Former Roads Minister Franklin Bett blamed most road accidents especially along the Kericho–Kisumu as well as Kericho-Litein roads on the substandard paints, which contractors use to mark the routes.

“The paint that was used to mark the roads is substandard, and fades as soon as it is painted. As a former Roads minister, I signed for proper road works to be done and I know what I am talking about,” he said.

In a bid to safeguard the road assets, (KeNHA) last year rolled out an ambitious strategy aimed at ensuring road safety.

KeNHA Corporate Affairs Manager Charles Njogu said the Road Corridor Management strategy would see the authority streamline the monitoring of the main highways in a bid to curb overloading, vandalism and protect the road infrastructure.

The main highways, which have suffered from plunder as a result of vandalism and which KeNHA stated are now on a round-the-clock watch, include corridor one that comprises Mombasa to Athi River, Emali to Loitoktok, Namanga to Rironi and the Nairobi Southern bypass, all totalling 775kms.

A section of the Mombasa-Nairobi highway at Bonje between Mazeras and Miritini has a large portion where guard rails made of aluminium were vandalised.

“They (barriers) guided motorists from plunging into deep gorges that form on the sides of the highway in some sections, and also aided motorists driving in opposite lanes to and from Nairobi,” said Iddi Bata, a long-distance driver.

Mr Bata said since the metal guard rails were vandalised, he had witnessed a number of accidents on the section.

Mr Njogu said corridor two will comprise Rironi to Malaba, Rironi to Kisii and Mau Summit-Kisumu-Busia road, totalling 838kms.

Corridor three will comprise Nairobi to Moyale and Thika to Liboi, totalling 1,337kms.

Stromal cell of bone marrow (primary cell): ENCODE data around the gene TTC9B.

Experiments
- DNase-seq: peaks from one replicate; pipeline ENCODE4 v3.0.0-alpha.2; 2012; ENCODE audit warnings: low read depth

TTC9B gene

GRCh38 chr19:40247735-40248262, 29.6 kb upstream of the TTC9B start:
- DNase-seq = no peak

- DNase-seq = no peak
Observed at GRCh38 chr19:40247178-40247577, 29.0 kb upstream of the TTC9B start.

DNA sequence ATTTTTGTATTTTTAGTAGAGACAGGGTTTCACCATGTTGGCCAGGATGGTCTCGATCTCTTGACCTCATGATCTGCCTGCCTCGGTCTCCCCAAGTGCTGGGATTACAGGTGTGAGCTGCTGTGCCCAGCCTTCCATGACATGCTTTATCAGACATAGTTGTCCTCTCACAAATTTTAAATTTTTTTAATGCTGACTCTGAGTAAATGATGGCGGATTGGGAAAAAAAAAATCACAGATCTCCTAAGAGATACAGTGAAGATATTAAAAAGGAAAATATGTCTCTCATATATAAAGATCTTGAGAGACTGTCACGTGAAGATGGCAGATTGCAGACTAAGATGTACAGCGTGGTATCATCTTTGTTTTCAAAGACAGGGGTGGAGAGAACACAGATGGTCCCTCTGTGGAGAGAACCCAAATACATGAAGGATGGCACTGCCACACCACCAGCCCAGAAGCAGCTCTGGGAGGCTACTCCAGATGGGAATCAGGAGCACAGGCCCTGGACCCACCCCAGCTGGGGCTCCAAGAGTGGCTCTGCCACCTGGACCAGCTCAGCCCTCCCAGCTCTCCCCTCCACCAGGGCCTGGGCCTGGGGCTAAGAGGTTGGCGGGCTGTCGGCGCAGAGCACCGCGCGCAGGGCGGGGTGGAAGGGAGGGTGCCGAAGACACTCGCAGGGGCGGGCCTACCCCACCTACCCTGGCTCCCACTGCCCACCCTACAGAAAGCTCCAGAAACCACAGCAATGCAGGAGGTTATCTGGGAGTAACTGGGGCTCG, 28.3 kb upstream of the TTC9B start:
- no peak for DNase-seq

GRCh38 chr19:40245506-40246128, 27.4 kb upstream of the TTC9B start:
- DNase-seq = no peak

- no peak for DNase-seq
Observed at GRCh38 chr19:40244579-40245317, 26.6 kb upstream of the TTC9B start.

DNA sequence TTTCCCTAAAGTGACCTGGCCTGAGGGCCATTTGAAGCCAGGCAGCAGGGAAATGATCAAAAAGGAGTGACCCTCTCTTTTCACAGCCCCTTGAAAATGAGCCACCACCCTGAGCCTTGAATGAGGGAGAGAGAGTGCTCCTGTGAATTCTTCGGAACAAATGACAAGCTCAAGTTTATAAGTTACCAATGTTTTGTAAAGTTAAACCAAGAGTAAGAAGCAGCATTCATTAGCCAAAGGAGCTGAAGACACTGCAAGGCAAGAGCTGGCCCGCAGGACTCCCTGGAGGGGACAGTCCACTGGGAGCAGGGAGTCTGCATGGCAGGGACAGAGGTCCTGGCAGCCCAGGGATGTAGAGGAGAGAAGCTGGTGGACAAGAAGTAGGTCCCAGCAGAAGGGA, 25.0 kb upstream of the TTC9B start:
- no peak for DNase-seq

KeNHA Director General Peter Mundinia said the plan will go a long way in not only safeguarding the identified 2,950kms of the road network, but also the 14,000kms under the jurisdiction of the authority.

“The new structure will see the three corridors managed by teams, which will be strategically located along those routes. The teams will oversee activities such as road surface dressing, pothole patching, erecting of signs and markings along the corridors, bush clearing on the road sides to enhance safety and clearing of storm drainage,” Dr Mundinia said.

The teams will also enforce protection of the road from overloading by truck drivers and ensure compliance to the set Axle Load Limits.

The teams will work closely with the regional offices and Axle Load Enforcement Control Unit to identify major overloading patterns and contain the deterioration of the roads.

Being a new concept, the authority has, however, not been able to arrest any culprits who have either vandalised key road assets or altered road signs, thus interfering with traffic flow.

“We are banking heavily on community participation similar to the Nyumba Kumi initiative where we shall have point-men on the ground who will be reporting directly to the authority any acts of vandalism or encroachment on the road,” Njogu added.

He said part of the concept will include KeNHA undertaking the mapping of the corridors and identifying sections that need improvement such as the need for erection of footbridges, and regulate and control roadside amenities.

“We are integrating CCTV surveillance systems and creating job opportunities by employing people along the corridors as road inspectors to curb vandalism of the road assets,” he said.